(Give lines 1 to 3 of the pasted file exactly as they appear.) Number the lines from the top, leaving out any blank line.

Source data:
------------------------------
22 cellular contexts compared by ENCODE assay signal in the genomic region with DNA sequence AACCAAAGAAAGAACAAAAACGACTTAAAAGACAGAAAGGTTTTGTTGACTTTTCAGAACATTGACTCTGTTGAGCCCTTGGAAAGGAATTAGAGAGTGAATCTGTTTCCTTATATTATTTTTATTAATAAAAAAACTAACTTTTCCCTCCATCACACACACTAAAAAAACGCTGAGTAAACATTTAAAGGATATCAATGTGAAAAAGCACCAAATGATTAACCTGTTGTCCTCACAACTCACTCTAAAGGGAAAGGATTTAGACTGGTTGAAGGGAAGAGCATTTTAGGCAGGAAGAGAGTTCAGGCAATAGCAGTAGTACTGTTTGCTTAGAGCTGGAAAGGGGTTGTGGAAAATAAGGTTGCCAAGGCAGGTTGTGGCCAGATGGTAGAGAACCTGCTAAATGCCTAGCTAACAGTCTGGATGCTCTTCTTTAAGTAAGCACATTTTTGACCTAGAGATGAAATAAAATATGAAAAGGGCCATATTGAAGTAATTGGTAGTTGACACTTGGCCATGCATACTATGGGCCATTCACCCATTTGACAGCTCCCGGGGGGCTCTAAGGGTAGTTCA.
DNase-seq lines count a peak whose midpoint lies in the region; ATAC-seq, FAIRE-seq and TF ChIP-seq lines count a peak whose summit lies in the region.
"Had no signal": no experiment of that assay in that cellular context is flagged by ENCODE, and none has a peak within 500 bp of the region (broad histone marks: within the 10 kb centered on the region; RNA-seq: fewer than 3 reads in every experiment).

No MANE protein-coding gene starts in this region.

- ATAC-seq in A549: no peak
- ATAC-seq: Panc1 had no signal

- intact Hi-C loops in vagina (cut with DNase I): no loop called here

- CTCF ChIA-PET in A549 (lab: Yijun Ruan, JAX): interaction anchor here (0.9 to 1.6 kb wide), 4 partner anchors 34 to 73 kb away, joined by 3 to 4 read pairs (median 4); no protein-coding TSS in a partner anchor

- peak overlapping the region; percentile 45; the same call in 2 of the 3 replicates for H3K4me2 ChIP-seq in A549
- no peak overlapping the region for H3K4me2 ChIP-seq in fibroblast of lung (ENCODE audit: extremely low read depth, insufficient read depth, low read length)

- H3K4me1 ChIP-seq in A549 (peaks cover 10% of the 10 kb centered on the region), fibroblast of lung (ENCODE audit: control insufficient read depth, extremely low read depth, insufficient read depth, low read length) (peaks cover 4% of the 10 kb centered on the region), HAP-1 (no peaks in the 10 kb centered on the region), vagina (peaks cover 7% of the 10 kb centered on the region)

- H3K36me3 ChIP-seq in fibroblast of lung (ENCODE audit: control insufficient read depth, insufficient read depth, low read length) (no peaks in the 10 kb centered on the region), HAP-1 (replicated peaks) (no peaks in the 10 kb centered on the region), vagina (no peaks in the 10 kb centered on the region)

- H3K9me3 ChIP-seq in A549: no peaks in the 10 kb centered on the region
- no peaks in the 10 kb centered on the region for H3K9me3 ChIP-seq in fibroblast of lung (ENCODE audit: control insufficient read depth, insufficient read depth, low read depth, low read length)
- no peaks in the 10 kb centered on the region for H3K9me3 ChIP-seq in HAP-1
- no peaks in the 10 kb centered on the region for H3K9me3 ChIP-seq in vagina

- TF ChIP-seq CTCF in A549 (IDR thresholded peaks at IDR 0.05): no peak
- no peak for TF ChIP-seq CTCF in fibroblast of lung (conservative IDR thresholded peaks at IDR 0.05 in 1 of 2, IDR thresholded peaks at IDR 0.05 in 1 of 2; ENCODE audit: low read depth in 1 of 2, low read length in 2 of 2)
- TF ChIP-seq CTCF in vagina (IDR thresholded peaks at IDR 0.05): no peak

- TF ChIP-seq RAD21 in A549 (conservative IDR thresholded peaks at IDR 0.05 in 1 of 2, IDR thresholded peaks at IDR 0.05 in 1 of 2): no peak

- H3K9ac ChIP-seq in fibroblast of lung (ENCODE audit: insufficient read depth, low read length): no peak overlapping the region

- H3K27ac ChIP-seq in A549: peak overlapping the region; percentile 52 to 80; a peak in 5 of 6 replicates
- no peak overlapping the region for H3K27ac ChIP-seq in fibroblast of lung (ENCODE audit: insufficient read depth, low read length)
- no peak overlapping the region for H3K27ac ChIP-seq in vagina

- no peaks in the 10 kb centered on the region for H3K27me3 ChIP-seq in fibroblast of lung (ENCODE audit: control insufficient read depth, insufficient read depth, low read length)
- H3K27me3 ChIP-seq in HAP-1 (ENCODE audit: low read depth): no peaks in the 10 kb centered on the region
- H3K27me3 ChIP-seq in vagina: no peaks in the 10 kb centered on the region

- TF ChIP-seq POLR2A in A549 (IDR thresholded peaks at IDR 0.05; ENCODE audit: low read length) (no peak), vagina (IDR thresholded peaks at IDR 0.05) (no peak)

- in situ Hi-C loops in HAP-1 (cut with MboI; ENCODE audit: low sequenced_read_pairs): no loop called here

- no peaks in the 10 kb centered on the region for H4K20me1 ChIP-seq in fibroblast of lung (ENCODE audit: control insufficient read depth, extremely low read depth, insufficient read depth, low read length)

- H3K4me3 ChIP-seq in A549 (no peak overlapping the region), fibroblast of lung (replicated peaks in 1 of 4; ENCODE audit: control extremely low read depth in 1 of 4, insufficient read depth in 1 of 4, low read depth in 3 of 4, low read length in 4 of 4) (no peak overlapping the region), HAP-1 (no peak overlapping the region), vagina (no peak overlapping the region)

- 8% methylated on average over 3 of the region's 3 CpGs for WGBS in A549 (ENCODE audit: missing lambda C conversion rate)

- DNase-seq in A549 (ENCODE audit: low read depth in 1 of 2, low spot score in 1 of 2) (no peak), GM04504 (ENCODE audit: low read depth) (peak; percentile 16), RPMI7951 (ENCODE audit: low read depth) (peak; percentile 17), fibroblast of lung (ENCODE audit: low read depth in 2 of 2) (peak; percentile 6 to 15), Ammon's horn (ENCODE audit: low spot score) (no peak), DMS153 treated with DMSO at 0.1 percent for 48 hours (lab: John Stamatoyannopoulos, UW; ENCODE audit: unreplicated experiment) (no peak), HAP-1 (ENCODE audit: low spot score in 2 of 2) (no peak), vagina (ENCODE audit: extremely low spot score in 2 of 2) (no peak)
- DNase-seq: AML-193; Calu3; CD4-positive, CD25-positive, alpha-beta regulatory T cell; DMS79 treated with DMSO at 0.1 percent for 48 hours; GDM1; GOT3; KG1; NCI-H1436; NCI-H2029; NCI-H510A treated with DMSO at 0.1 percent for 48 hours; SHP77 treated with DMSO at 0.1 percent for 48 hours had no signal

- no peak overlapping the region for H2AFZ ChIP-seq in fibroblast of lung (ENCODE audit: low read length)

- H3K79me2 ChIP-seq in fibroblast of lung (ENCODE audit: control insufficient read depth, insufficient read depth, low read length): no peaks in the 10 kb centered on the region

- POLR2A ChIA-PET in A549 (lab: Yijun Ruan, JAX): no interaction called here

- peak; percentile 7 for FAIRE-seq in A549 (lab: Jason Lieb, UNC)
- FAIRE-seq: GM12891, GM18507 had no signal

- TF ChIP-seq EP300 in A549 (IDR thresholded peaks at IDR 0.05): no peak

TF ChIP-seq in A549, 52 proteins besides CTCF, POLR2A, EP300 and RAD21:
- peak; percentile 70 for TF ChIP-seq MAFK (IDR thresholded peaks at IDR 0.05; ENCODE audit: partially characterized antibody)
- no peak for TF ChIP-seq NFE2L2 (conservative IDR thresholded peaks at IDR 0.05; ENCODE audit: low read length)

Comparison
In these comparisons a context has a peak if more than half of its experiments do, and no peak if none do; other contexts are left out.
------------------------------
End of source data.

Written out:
22 cellular contexts compared by ENCODE assay signal in the genomic region with DNA sequence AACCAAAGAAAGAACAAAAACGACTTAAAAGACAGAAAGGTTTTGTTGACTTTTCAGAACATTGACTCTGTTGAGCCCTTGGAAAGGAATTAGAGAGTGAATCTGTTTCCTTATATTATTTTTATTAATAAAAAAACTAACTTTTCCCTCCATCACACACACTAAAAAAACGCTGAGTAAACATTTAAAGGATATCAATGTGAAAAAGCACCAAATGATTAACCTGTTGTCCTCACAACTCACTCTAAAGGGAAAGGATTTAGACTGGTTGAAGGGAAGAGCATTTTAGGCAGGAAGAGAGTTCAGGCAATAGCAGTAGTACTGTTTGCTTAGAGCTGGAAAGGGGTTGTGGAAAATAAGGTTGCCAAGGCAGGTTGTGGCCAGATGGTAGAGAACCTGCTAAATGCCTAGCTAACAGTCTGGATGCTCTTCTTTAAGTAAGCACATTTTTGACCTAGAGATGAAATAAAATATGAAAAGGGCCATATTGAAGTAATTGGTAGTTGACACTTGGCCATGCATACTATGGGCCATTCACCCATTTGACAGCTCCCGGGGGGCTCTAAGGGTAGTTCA.
DNase-seq lines count a peak whose midpoint lies in the region; ATAC-seq, FAIRE-seq and TF ChIP-seq lines count a peak whose summit lies in the region.
"Had no signal": no experiment of that assay in that cellular context is flagged by ENCODE, and none has a peak within 500 bp of the region (broad histone marks: within the 10 kb centered on the region; RNA-seq: fewer than 3 reads in every experiment).